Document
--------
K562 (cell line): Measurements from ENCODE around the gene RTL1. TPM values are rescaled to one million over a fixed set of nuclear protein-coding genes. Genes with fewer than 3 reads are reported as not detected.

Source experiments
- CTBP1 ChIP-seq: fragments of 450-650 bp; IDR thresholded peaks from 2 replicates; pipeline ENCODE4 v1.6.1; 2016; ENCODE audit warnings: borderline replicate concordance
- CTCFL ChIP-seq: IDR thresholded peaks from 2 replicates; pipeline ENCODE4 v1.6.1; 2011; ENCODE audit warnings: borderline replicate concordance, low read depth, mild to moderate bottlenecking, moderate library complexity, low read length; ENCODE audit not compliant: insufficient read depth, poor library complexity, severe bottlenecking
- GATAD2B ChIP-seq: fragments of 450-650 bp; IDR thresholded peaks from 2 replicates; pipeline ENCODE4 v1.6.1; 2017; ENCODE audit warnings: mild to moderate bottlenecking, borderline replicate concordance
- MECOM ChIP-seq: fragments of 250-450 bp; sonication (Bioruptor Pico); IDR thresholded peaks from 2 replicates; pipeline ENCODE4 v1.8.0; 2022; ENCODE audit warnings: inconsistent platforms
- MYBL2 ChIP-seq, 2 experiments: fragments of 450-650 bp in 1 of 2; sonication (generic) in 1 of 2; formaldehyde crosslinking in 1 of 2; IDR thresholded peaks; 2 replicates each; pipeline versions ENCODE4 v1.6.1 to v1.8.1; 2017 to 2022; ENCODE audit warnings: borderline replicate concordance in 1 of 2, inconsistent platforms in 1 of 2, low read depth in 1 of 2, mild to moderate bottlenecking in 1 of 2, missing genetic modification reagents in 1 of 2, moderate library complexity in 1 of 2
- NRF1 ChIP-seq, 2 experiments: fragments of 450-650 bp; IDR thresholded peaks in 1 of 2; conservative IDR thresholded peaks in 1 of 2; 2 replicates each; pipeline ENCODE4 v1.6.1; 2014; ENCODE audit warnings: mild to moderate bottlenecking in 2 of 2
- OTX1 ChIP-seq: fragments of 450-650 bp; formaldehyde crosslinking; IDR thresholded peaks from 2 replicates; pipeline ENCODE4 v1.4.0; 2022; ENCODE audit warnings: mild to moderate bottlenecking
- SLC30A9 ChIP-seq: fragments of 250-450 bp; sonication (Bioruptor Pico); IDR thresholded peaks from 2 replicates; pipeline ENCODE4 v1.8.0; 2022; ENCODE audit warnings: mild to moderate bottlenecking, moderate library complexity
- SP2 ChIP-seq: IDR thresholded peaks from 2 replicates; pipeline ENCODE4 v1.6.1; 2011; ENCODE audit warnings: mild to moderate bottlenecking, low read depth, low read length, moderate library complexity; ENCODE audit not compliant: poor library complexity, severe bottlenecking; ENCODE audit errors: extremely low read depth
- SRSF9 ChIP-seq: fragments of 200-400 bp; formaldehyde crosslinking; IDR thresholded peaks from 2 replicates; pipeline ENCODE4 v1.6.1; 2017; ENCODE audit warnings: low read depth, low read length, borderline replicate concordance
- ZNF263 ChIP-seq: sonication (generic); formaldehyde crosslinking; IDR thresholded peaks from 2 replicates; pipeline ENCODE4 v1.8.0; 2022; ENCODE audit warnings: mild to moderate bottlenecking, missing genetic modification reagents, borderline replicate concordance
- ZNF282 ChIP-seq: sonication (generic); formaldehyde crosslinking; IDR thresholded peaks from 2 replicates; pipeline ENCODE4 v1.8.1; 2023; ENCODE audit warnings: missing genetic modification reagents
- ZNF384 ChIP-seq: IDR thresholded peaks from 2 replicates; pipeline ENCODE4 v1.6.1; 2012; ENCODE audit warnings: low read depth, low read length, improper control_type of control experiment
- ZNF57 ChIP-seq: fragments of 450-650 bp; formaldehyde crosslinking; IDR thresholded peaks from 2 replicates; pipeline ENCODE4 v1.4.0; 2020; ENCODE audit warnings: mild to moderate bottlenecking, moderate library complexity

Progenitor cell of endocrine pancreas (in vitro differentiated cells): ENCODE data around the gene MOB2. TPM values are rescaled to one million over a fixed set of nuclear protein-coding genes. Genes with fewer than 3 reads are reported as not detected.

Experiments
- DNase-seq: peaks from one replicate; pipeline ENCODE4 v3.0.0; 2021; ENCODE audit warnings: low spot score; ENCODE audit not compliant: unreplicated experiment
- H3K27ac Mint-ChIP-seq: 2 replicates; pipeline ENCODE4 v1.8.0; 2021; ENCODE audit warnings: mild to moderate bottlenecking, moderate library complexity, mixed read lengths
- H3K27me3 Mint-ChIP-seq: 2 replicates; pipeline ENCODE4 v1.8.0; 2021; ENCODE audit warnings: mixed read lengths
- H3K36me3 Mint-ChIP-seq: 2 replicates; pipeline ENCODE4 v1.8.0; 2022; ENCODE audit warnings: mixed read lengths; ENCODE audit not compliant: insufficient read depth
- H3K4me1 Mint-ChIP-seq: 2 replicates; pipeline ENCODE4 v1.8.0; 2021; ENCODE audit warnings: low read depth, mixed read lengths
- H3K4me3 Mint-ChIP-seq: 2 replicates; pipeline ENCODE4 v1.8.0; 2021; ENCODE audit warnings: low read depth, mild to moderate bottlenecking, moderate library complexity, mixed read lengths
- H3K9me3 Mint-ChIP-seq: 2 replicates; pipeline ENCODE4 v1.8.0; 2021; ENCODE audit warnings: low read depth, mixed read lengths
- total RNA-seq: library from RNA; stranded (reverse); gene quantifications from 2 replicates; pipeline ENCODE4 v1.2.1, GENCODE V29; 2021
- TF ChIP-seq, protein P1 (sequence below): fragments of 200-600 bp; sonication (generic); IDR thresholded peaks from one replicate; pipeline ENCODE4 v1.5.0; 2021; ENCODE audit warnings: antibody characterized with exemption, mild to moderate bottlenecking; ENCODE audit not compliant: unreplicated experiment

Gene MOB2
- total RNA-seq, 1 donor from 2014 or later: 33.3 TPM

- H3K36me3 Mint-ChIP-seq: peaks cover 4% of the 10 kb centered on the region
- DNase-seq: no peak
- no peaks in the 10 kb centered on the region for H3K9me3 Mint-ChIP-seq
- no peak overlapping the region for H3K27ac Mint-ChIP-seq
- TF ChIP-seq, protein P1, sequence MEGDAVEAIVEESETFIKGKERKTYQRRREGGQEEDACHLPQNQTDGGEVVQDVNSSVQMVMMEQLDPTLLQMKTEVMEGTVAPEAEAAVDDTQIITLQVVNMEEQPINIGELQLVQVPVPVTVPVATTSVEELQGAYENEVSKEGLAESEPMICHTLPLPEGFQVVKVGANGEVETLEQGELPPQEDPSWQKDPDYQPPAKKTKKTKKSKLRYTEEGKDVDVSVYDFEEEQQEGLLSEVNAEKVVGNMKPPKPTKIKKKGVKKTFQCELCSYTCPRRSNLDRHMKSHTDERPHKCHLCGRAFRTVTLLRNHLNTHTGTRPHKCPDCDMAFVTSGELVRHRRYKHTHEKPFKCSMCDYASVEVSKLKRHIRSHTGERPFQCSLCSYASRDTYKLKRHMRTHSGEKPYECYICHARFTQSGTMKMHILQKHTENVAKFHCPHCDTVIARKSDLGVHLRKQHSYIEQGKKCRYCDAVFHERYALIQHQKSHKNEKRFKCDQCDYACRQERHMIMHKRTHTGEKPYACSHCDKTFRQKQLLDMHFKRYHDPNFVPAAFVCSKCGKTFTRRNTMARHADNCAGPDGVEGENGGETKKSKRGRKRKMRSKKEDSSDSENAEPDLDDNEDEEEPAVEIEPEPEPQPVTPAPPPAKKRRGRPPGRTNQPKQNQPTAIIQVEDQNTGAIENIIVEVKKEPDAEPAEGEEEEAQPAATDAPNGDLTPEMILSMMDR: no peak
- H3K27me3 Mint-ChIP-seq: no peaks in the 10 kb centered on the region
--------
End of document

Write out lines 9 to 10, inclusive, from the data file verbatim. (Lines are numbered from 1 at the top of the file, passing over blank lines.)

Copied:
- OTX1 ChIP-seq: fragments of 450-650 bp; formaldehyde crosslinking; IDR thresholded peaks from 2 replicates; pipeline ENCODE4 v1.4.0; 2022; ENCODE audit warnings: mild to moderate bottlenecking
- SLC30A9 ChIP-seq: fragments of 250-450 bp; sonication (Bioruptor Pico); IDR thresholded peaks from 2 replicates; pipeline ENCODE4 v1.8.0; 2022; ENCODE audit warnings: mild to moderate bottlenecking, moderate library complexity